The most impressive poet that night, in my view, was Detroit virtuoso Jamaal May, who goes by the nom de mic Versiz. His suite of war poems, in particular, was gripping. Before performing them he said something like, "Where are the war poems?" and chastised the white poetry establishment -- this war's going on and on, he said, and "they're sitting around writing about...I don't know...trees." Ouch -- as a Green Arts teacher, I protest that specific disparagement. More on that later -- nonetheless, his poems were riveting. And he's venturing into putting those poems onto the page, announcing the selection of some of his work recently by Atlanta Review.

Wilson's performance that night is viewable on his myspace page He's an amiable egotist , self-declared "handsome dude" with gargantuan talent and heart. He says in one piece I've heard him perform a couple of times, "I learned to love my scars."

"There's more man in my poems," he exuberantly asserts, his arms flying in that curved-hand dance of the hip hoppers, "than society's seen in the past 20 something odd years...I'm gifted."

But he's not just out for himself -- he offers hard critiques of BET, "fools puttin' $10,000 rims on" and a ghetto culture with not enough father love or meaningful support. (In the following quotes I apologize if I don't get everything exactly as he says them -- I transcribed them from the video) "I know how it feels to shape your goals only to have the world shoot through 'em," he declares. "to watch your dreams die on a hotel balcony."

In the same piece, he contends, "The ghetto is full of animals/cannibals that are ruining your home/devouring what you own/dealing death for life."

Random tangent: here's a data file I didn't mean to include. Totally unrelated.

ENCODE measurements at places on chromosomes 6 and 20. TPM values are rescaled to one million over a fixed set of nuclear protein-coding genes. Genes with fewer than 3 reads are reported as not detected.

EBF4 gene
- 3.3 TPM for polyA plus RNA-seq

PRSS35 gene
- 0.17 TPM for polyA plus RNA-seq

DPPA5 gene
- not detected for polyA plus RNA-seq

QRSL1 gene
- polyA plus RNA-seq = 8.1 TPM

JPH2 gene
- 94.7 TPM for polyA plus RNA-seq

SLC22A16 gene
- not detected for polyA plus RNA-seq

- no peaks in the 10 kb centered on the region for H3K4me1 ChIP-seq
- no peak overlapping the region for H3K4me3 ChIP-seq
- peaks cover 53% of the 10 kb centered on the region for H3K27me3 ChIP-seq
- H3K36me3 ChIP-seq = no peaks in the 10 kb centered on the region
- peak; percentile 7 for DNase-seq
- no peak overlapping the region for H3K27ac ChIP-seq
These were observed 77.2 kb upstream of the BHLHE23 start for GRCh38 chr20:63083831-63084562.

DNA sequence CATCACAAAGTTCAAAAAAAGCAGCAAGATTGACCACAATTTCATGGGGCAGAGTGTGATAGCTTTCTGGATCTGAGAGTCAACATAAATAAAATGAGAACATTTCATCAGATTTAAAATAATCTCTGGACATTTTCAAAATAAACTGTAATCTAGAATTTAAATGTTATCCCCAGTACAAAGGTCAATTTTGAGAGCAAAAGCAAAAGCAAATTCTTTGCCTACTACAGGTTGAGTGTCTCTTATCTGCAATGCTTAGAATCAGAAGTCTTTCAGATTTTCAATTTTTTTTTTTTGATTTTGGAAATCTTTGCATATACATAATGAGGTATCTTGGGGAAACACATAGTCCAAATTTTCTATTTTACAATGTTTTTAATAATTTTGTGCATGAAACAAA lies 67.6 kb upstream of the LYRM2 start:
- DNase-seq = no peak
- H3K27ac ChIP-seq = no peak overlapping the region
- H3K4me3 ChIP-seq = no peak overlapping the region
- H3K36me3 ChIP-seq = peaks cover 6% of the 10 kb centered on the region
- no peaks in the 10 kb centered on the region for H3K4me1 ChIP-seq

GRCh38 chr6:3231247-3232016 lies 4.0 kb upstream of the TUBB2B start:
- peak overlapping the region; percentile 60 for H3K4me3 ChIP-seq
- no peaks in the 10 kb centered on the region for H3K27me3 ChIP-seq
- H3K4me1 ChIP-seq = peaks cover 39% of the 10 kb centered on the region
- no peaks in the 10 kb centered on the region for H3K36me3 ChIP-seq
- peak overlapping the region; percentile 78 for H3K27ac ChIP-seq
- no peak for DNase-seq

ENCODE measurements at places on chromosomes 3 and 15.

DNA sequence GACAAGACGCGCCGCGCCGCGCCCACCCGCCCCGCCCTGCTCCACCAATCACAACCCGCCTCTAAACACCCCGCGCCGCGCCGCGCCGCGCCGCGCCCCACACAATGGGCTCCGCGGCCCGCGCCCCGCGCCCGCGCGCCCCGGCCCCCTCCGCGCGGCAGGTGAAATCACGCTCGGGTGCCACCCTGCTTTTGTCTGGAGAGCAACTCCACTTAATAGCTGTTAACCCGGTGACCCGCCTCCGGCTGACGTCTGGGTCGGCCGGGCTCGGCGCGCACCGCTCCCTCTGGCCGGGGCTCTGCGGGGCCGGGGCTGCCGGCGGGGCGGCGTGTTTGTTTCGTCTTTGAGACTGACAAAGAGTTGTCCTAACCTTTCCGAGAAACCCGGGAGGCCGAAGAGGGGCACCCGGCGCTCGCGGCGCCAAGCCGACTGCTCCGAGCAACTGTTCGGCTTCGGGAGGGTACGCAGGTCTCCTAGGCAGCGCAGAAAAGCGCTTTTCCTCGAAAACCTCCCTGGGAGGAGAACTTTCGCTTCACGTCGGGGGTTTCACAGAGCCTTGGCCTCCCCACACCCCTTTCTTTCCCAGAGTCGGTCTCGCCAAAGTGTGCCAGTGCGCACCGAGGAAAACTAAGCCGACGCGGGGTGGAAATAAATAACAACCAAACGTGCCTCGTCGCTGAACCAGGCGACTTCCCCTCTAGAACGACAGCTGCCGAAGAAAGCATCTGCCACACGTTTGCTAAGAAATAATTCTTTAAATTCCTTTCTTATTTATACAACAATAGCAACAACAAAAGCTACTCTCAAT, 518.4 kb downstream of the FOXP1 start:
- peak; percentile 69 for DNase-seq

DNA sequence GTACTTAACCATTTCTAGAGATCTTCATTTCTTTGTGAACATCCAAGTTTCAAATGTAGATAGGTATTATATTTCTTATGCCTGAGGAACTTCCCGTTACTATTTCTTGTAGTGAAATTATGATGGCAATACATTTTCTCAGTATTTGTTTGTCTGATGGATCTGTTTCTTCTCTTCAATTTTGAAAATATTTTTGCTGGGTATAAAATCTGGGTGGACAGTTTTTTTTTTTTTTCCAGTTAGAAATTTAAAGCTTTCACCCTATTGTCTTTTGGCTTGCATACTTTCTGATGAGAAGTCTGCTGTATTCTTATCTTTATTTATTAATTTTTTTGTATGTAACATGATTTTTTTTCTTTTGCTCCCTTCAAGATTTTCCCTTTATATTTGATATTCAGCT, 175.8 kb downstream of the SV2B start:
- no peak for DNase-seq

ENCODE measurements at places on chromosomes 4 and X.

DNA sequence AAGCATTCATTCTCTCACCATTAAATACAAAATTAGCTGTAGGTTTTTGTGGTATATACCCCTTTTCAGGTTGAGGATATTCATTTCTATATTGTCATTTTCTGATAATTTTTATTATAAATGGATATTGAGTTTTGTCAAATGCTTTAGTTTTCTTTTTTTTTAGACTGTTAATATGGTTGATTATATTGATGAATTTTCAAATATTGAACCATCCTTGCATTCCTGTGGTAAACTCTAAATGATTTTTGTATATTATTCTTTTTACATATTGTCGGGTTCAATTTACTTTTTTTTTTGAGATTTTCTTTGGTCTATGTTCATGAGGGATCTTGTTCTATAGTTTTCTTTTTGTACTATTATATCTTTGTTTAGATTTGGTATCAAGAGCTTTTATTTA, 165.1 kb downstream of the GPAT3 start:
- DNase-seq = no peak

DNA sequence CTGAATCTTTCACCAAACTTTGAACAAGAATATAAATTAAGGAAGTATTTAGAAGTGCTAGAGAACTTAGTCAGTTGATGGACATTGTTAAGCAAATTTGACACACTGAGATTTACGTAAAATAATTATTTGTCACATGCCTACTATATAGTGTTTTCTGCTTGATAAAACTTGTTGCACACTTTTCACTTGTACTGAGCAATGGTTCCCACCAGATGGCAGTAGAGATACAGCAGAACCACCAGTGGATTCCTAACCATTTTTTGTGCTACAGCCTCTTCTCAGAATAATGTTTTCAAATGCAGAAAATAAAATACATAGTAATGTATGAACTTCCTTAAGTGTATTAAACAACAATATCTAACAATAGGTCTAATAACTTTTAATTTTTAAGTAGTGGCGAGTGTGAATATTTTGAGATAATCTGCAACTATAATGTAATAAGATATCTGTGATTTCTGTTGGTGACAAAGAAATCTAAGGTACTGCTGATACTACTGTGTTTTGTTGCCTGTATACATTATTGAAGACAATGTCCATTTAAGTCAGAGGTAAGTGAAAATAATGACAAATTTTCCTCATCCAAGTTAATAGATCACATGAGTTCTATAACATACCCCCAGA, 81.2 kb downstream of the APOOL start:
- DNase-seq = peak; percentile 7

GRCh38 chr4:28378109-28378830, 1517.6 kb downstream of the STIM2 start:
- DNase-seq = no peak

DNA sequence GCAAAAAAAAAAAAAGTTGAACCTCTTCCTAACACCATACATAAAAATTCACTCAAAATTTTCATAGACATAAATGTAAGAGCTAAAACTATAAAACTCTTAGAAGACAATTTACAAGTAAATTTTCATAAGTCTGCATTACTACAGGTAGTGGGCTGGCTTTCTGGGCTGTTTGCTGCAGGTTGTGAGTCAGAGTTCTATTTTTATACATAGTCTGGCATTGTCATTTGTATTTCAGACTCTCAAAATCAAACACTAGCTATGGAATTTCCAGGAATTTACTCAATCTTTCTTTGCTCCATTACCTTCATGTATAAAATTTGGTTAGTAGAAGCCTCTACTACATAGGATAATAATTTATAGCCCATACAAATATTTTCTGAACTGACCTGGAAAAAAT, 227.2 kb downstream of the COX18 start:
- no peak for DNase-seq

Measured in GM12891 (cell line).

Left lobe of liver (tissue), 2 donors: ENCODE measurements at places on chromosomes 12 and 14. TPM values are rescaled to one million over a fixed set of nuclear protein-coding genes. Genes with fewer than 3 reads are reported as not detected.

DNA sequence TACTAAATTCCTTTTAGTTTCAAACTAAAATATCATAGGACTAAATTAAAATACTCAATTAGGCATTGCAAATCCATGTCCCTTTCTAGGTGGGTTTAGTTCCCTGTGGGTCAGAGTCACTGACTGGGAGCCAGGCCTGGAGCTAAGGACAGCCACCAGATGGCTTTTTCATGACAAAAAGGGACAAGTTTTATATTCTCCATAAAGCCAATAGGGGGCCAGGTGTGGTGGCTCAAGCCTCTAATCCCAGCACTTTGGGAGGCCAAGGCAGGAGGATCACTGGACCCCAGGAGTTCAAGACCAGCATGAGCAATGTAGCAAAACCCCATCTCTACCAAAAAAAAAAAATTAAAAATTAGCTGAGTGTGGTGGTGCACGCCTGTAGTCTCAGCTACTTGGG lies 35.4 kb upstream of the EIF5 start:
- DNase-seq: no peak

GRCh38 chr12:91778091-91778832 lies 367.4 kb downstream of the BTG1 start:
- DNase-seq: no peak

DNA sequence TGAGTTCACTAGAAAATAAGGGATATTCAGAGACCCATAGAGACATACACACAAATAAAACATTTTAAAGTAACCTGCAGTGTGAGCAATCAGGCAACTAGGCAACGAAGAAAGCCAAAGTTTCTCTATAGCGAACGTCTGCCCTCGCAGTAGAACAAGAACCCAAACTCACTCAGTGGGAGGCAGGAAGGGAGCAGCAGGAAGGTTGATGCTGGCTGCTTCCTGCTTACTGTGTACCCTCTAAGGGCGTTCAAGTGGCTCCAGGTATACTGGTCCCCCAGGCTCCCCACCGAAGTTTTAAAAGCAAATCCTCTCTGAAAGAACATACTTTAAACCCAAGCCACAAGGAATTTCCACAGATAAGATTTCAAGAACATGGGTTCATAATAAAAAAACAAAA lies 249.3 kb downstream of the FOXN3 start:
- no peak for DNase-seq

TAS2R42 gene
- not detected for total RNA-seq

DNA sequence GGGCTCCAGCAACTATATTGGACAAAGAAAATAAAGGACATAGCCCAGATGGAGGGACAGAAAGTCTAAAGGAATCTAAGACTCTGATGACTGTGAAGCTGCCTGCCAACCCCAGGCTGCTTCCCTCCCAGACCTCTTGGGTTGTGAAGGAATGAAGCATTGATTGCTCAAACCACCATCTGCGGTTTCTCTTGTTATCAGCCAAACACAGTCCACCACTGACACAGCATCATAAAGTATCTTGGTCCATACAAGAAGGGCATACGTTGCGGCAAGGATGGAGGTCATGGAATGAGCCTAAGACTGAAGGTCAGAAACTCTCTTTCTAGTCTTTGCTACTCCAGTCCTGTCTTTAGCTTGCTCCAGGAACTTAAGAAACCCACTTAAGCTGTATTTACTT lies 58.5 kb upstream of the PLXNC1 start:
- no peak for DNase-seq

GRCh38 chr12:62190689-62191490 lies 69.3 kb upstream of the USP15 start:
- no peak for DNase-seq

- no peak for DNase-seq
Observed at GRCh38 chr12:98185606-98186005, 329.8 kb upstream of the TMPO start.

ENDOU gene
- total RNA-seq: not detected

"So it's hard to smell the roses when you grow up in a world full of problems/with no help tryin' to solve's easier to love the devil at your door." Maybe that's why Wilson and Versiz don't have time to write about trees.

Future's gospel ends with a pledge to "love you to death," and at the Kiva that cold January night in Flint, the audience roared back their approval. If this is where the poetry is these days in Flint, we could do worse.

Friday, February 08, 2008

Snow Day

Wednesday night and Thursday were magical. What a luxury to be snowed in. Today, the world is bit frowzy, chunks of snow dropping off branches and jagged paths cut or blown out through the foot of snow on the sidewalks. People seem to be venturing out into the cold realities again, and I'm about to join them. But I'd prefer to nestle back into my burrow and sleep until spring.

Tuesday, February 05, 2008

Super Tuesday: Exuberant Democracy

Sitting in the coffee shop at Bishop Airport waiting for foggy daylight after dropping Ted off, I watched CNN on the big screen TV as Hillary Clinton walked into her polling booth in Harlem. She looked good in that stylish chocolate brown suit -- I think the same one she wore for last week's debate. Bill was at her side, but interestingly, kept his back to the cameras. When Hillary went into the booth and pulled the curtains closed, I thought, thank god, she has a moment of solitude. I wondered what she was thinking in there -- a bit of privacy, courtesy of the 232-year-old American tradition, less than a hundred since women got the vote. I felt a little teary-eyed. The fabric of our old republic, so worn and tattered in recent decades, suddenly seems fresh and invigorated. I've never seen such energy, even, as Jon Stewart doubtfully offered last night, a blend of "hope and joy." "I just gotta say," he cracked dyspeptically, "I don't much care for it."

Well, here's another scene for us cynics to chew on: at our goodbye dinner out last night, Ted and I eavesdropped as a couple in a booth behind us talked animatedly about the primaries: a young woman in spiky, highlighted hair offering enthusiastic opinions about McCain's chances, while her companion, a young man, tried to keep up though he didn't seem too sure of all the facts. She covered everything: McCain's views on the war, on abortion, on the economy. Here's the kicker -- did you get it? They were YOUNG! This is big.